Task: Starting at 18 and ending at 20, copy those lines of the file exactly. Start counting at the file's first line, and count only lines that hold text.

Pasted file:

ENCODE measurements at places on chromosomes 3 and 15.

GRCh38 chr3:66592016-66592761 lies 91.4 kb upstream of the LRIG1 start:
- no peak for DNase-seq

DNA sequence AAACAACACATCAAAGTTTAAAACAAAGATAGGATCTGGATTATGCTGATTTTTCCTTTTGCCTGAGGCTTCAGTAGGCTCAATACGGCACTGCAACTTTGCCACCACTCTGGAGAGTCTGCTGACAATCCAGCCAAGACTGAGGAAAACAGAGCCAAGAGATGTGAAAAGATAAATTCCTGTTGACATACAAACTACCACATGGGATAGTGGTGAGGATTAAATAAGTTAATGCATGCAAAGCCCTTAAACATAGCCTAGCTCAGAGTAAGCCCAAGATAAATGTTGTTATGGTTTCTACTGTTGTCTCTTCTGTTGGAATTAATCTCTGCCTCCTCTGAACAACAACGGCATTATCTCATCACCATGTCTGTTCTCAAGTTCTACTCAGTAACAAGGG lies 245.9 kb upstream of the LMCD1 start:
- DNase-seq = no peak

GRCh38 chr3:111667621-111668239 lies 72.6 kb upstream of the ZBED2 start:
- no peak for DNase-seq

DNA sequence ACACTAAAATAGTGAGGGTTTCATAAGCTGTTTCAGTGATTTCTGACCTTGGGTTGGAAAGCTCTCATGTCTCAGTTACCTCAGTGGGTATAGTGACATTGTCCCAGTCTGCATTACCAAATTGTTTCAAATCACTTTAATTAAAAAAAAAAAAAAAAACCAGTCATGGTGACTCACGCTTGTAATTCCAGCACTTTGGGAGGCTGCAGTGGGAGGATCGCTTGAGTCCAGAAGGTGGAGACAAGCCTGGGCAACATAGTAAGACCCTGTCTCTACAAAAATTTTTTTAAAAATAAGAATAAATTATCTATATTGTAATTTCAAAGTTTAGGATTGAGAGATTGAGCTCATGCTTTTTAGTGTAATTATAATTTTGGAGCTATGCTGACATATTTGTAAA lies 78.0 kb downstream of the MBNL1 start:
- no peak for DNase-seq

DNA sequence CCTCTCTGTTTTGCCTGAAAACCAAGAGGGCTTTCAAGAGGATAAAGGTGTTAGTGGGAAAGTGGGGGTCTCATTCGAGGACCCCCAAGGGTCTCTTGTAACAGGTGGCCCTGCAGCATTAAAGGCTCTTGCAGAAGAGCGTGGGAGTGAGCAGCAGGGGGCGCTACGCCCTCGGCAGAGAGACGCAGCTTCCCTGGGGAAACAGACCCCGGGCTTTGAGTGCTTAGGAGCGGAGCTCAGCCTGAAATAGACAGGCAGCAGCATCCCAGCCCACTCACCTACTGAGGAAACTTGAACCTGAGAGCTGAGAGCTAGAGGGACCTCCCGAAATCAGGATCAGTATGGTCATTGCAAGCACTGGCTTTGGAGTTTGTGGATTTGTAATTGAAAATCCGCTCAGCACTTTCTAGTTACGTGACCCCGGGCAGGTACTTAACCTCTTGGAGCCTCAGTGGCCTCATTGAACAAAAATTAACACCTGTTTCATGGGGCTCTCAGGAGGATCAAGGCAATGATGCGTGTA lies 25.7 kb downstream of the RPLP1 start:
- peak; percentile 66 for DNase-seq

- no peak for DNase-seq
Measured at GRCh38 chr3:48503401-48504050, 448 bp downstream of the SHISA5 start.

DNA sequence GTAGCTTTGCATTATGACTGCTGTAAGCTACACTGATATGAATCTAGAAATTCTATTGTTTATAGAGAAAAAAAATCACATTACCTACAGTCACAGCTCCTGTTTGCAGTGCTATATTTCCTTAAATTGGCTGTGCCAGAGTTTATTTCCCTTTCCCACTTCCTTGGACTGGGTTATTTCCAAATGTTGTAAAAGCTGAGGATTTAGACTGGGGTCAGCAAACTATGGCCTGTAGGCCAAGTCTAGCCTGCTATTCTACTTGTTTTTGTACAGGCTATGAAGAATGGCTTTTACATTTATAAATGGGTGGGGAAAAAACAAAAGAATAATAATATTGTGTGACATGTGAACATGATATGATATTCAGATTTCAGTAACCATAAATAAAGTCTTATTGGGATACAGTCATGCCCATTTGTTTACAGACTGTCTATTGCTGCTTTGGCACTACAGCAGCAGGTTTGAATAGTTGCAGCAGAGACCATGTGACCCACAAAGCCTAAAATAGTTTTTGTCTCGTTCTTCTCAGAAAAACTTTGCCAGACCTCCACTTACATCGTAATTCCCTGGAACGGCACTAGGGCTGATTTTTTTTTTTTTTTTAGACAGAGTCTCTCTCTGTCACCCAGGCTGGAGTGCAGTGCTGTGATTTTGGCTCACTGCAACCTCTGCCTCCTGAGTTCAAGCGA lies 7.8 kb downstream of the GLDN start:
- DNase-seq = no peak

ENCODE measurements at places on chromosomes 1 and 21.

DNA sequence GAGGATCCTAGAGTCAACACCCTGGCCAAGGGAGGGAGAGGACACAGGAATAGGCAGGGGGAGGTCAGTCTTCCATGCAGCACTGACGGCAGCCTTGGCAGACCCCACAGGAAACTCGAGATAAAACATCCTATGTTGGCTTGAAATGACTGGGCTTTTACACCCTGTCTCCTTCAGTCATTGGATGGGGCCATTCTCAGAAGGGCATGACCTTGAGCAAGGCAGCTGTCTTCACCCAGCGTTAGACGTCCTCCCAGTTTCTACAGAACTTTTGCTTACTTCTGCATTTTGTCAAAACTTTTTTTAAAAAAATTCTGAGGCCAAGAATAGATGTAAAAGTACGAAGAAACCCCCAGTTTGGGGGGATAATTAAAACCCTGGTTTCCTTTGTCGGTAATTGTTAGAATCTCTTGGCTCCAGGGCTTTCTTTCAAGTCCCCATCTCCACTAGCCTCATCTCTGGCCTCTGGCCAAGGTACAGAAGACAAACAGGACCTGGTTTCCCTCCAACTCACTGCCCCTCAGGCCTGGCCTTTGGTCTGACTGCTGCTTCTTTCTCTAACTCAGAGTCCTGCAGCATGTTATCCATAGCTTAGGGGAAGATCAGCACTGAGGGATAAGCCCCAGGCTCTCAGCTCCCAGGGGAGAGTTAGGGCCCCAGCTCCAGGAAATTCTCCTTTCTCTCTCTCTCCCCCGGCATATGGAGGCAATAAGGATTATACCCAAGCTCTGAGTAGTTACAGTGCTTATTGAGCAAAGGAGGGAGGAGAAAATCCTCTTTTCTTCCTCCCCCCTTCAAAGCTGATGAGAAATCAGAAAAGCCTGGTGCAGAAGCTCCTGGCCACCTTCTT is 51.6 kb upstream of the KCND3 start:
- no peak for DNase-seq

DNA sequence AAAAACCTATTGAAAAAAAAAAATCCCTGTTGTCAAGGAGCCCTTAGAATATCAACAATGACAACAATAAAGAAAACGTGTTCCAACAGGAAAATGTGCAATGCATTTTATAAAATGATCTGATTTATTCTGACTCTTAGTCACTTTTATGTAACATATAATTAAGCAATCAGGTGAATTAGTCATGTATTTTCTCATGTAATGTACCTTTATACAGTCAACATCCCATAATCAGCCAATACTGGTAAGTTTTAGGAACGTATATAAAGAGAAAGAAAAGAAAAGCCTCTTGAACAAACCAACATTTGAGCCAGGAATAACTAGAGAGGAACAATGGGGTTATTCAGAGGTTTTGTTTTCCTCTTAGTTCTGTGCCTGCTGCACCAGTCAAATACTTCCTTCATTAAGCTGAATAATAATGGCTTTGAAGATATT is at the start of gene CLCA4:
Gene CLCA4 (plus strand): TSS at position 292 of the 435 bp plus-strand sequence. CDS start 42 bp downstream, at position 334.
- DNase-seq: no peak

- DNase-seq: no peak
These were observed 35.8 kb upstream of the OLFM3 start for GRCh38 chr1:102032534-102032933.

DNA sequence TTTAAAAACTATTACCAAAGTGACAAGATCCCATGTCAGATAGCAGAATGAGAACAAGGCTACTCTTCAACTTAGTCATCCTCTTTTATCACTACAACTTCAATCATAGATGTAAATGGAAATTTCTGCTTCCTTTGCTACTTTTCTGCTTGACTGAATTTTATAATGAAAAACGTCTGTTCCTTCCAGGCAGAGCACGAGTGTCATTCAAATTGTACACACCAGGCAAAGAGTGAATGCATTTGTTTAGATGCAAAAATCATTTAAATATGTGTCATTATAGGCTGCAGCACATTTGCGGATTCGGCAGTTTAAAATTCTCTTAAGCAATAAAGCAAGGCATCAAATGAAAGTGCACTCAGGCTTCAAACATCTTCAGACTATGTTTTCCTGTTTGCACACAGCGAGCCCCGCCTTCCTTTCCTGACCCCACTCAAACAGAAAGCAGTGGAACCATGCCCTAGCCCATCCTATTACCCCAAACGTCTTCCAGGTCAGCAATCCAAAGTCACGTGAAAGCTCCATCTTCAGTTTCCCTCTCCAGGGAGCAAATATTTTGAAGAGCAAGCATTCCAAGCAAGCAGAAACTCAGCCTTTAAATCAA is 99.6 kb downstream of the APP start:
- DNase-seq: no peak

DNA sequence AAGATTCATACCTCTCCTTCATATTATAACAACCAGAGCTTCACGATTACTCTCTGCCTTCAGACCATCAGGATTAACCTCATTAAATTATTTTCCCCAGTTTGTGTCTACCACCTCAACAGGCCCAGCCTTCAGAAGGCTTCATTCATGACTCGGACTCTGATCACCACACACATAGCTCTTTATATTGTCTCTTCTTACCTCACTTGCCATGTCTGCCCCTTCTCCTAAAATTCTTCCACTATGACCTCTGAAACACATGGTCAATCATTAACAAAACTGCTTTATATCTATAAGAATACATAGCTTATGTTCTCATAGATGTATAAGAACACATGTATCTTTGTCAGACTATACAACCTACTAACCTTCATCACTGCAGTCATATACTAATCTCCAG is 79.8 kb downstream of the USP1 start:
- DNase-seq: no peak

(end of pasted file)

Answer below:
- no peak for DNase-seq

DNA sequence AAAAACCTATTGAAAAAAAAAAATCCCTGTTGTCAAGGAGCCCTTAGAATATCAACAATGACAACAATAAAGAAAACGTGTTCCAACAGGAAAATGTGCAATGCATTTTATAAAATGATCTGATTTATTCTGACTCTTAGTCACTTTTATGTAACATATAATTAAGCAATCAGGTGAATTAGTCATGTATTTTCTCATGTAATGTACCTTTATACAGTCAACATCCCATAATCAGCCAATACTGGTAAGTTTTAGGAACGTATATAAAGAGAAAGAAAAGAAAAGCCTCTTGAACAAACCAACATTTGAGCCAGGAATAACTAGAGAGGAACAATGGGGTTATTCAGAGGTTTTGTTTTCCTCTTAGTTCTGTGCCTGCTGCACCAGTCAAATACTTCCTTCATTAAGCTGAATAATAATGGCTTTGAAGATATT is at the start of gene CLCA4:
Gene CLCA4 (plus strand): TSS at position 292 of the 435 bp plus-strand sequence. CDS start 42 bp downstream, at position 334.